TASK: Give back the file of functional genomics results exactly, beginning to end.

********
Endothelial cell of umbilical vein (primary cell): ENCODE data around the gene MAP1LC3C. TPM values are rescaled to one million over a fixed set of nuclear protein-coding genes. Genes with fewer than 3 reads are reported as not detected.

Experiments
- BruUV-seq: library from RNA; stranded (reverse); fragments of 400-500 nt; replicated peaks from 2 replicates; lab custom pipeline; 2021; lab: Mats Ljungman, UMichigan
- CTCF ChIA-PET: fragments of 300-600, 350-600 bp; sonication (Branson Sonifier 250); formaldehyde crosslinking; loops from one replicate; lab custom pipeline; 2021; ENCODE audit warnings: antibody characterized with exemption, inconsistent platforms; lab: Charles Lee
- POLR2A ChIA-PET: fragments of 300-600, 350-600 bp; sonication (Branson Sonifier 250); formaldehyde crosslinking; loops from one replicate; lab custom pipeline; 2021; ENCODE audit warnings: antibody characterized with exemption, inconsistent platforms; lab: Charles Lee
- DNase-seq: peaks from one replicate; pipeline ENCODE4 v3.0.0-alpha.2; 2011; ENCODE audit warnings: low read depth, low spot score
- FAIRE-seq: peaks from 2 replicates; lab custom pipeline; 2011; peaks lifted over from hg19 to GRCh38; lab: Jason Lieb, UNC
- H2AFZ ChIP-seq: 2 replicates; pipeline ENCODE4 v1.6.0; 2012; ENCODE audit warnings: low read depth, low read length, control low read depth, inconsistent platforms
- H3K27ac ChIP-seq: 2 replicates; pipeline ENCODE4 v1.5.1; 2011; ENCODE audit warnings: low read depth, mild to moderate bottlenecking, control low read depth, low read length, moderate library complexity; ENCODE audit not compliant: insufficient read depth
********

Endothelial cell of umbilical vein (primary cell): ENCODE data around the gene MAP1LC3C. TPM values are rescaled to one million over a fixed set of nuclear protein-coding genes. Genes with fewer than 3 reads are reported as not detected.

Experiments
- BruUV-seq: library from RNA; stranded (reverse); fragments of 400-500 nt; replicated peaks from 2 replicates; lab custom pipeline; 2021; lab: Mats Ljungman, UMichigan
- CTCF ChIA-PET: fragments of 300-600, 350-600 bp; sonication (Branson Sonifier 250); formaldehyde crosslinking; loops from one replicate; lab custom pipeline; 2021; ENCODE audit warnings: antibody characterized with exemption, inconsistent platforms; lab: Charles Lee
- POLR2A ChIA-PET: fragments of 300-600, 350-600 bp; sonication (Branson Sonifier 250); formaldehyde crosslinking; loops from one replicate; lab custom pipeline; 2021; ENCODE audit warnings: antibody characterized with exemption, inconsistent platforms; lab: Charles Lee
- DNase-seq: peaks from one replicate; pipeline ENCODE4 v3.0.0-alpha.2; 2011; ENCODE audit warnings: low read depth, low spot score
- FAIRE-seq: peaks from 2 replicates; lab custom pipeline; 2011; peaks lifted over from hg19 to GRCh38; lab: Jason Lieb, UNC
- H2AFZ ChIP-seq: 2 replicates; pipeline ENCODE4 v1.6.0; 2012; ENCODE audit warnings: low read depth, low read length, control low read depth, inconsistent platforms
- H3K27ac ChIP-seq: 2 replicates; pipeline ENCODE4 v1.5.1; 2011; ENCODE audit warnings: low read depth, mild to moderate bottlenecking, control low read depth, low read length, moderate library complexity; ENCODE audit not compliant: insufficient read depth